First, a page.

DECISION CRITERIA: COMPARISON BETWEEN RATIO DECIDENDI OF BOTH CASES
While one case selected is Kailash v. Nankhu wherein the Hon’ble Apex Court has given detailed reasoning to the said provision. This case has been referred by around 250 plus cases. The other case opposite to this is Mohommed Yusuf v. Faij Mohommad. The latter has been referred by more than half a century cases.
As we go on for a comparative case analysis of the two cases, it is highly irrelevant to discuss the facts of each of the cases. This is because no two cases can be compared on the basis of facts. The point of comparison lies in the manner the law is applied to the facts and the meaning assigned by the judiciary thereto.
In Kailash v. Nankhu, the court has interpreted that the time limit attached to Rule 1 Order 8 is kept so as to expedite and not scuttle the hearing. It is not an embargoing upon the powers of the court but acts as a disability upon the defendant. The language of the provision in a plain reading may be construed as mandatory but it has to be read as directory by virtue of it being a procedural provision. This case thus overrules the reasoning stated in Dr. J. J. Merchant & Ors. V. Shrinath Chaturvedi wherein the court has stated that the provision is a mandatory provision and is to be strictly adhered to.
However with the ruling of Nankhu case, the power of the courts to accept belated statement is not completely taken away. In ordinary course of business, the time scheduled is to be adhered to and only in exceptional circumstances the court may accept the belated written statement along with an application for condonation of delay in written form. The scheduled time period begins from the date of service of summons to the defendant.
It is noteworthy to mention that while accepting belated written statements, there is no strait jacket formula. Thence, it depends on the factual situation and the discretion of the court to accept the same.
In latter case, the same court has pronounced that this precedent is no authority to accept belated written statements. By this statement, the court meant that the belated written statements are not being accepted every time and the scheduled time mentioned in the provision prevails first. The party cannot misuse the ratio decidendi of Kailash v. Nankhu and compel the court to accept the belated written statement even when there are no reasons attached with same.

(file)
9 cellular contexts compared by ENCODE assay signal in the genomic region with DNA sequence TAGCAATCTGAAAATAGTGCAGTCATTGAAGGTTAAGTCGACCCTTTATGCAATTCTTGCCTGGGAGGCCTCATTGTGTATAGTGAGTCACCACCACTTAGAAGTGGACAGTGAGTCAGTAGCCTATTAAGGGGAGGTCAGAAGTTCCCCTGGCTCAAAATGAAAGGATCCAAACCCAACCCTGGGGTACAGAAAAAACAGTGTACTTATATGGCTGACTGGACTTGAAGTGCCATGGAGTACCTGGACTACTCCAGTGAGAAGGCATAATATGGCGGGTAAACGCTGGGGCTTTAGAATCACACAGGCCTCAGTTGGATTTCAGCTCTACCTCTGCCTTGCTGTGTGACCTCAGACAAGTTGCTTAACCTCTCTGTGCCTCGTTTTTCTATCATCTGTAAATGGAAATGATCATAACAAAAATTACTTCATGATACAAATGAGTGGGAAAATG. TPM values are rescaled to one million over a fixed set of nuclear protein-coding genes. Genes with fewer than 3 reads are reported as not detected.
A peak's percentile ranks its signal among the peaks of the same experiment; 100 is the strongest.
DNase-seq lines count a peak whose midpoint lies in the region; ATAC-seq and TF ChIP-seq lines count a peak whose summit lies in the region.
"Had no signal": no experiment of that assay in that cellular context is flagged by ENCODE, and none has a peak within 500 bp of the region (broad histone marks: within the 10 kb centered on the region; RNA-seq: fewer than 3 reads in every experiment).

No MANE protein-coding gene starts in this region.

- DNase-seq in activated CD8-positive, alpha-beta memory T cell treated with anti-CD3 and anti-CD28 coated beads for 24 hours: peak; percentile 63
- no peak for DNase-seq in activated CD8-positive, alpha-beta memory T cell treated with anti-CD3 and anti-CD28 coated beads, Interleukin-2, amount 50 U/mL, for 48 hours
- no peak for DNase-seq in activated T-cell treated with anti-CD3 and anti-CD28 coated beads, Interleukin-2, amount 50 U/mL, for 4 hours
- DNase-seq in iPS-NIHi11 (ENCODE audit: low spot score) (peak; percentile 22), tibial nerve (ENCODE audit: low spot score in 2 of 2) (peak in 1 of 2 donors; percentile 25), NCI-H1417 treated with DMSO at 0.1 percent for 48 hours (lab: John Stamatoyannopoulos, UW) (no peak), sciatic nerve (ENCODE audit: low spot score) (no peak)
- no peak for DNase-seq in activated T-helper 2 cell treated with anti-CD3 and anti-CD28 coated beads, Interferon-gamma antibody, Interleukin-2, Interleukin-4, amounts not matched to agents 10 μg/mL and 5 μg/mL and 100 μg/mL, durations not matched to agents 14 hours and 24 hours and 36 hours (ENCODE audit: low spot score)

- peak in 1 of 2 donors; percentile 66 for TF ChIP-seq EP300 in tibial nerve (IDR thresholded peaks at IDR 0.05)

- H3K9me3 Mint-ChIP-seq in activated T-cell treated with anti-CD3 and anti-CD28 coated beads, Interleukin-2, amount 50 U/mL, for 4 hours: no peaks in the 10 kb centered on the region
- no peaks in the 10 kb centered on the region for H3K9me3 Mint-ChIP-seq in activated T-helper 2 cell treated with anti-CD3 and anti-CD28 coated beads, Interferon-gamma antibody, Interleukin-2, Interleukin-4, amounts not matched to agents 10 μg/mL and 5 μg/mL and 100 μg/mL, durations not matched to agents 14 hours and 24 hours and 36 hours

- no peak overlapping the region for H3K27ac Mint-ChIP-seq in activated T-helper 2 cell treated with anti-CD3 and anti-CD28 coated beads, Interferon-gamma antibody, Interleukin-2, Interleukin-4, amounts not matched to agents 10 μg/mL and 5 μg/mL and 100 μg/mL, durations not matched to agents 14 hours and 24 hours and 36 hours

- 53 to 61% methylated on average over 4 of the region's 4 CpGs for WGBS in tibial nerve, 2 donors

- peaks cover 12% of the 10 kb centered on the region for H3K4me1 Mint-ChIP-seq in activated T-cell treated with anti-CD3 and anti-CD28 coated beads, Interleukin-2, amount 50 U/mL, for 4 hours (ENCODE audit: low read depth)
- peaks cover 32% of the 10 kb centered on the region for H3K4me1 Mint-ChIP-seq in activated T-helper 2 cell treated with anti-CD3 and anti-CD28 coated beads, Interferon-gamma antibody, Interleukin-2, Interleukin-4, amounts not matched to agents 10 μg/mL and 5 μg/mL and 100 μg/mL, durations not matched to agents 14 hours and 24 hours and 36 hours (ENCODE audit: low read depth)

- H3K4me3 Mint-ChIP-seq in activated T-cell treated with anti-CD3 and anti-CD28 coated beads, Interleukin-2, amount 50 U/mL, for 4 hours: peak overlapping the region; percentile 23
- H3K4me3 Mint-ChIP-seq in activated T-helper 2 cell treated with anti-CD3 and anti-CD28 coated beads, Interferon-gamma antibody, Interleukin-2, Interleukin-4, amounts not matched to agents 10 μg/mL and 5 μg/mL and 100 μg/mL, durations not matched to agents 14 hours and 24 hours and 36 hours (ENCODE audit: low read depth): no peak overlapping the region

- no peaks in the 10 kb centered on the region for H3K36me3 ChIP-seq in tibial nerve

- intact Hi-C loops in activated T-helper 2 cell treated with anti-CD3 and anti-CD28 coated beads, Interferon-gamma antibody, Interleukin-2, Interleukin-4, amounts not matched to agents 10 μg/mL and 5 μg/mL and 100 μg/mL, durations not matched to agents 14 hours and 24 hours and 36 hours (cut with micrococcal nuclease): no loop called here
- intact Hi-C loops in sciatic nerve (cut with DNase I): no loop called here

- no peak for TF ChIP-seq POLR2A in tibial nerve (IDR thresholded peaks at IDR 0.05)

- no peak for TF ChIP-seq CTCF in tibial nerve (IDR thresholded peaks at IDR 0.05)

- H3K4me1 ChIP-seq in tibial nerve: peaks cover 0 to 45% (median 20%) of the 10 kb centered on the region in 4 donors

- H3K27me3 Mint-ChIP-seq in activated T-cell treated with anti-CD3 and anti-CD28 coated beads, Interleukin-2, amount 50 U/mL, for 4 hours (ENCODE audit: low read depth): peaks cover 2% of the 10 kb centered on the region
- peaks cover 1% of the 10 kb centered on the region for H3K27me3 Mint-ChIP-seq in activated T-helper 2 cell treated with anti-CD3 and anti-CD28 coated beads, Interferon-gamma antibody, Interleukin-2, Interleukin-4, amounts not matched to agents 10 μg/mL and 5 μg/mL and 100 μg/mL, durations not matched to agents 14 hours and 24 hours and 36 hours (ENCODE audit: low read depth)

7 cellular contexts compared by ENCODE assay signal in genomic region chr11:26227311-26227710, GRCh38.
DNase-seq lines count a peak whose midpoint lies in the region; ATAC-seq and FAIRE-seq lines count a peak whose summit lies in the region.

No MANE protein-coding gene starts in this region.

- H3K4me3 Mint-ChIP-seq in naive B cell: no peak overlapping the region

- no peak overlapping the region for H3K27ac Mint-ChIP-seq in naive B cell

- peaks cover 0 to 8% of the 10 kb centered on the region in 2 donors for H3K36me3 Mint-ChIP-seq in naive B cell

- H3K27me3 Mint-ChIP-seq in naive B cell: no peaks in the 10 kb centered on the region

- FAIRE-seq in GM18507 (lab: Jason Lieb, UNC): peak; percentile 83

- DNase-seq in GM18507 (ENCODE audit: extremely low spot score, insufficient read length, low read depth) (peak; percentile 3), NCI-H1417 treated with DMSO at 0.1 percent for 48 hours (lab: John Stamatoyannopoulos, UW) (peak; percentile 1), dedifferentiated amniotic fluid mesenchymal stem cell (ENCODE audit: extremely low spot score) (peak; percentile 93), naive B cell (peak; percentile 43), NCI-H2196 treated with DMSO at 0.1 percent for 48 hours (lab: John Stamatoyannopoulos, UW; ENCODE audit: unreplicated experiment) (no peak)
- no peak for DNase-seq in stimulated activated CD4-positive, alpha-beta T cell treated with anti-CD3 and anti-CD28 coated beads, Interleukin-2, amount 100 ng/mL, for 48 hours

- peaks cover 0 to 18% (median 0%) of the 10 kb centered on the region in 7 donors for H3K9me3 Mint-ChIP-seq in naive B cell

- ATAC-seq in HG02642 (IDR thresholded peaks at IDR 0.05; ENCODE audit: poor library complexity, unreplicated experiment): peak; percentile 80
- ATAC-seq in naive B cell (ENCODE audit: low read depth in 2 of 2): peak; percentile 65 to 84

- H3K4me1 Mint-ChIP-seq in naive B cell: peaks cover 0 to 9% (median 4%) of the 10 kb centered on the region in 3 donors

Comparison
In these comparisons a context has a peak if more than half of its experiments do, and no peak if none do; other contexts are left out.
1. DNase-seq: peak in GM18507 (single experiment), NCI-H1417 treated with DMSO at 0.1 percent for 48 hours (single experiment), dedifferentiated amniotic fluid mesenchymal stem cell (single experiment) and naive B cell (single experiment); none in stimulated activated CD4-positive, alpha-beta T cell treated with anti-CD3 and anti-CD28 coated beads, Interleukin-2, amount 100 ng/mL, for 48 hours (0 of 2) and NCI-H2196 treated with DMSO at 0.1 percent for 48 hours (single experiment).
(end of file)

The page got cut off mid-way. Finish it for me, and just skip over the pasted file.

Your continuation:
Comparing the ratio decidendi of both the cases, it is evident that the ruling of Kailash v. Nankhu remains in existence as a precedent and reasons attached in latter is not contrary to the set precedent.
It has been rightly construed in Kailash v. Nankhu and the ruling has been further carried on in Mohommed Yusuf v. Faij Mohommad that the schedule time period is to be adhered to by the defendant and the acceptance of belated written statement depends upon the satisfaction of the court based upon the circumstances that prevail. Furthermore, the outer limit of ninety days includes the initial period of thirty days as well.
IMPLEMENTATION, JUSTIFICATION AND CONCLUSION
While having considered the purpose and object behind enacting Rule 1 Order 8, it is justified that the provision is to be construed as directory in nature. This is for the reasons that it would attract grave injustice in cases where the circumstances were beyond the control and no fault had been committed on behalf of parties. However, it is not an absolute liberty for the parties because ultimately it is the court to decide upon the reasons provided for admissibility of belated written statements. In general notion, the time schedule prescribed under the provision has to be strictly complied with save in exceptionally rare circumstances. The justification is two-fold:
- First, to deter the defendants from seeking extension due to his own negligence and laxity.
- Second, for compensating plaintiff for the delay caused.
This provision is more of procedural hence does not create any substantive right. The language of the provision is carved out to debar the respondent from placing his version of story in every possible circumstance.
However, it is not meant in terms of penal enactment. Anything that is too technical in its construction leaves no room for any interpretation. Therefore, the interpretation of the provision is meant to further the justice.
 (2005) 4 SCC 480: AIR 2005 SC 2441
 Civil Appeal No. 7208 of 2008: S.L.P.(C) No. 3311/2008
 14bbl006, Institute of Law Nirma University
 http://legal-dictionary.thefreedictionary.com/strict+construction, (last visited Aug 12, 2016)
 http://legal-dictionary.thefreedictionary.com/construction, (last visited Aug 12, 2016)
 (2005) 4 SCC 480: AIR 2005 SC 2441
 Civil Appeal No. 7208 of 2008: S.L.P.(C) No. 3311/2008
 Ibid 3
 Civil Appeal No. 7975 of 2001
 Ibid 6
 Ibid 7
 Ibid 8
 Id. at 4
 C K TAKWANI, CIVIL PROCEDURE CODE, EASTERN BOOK COMPANY (2015)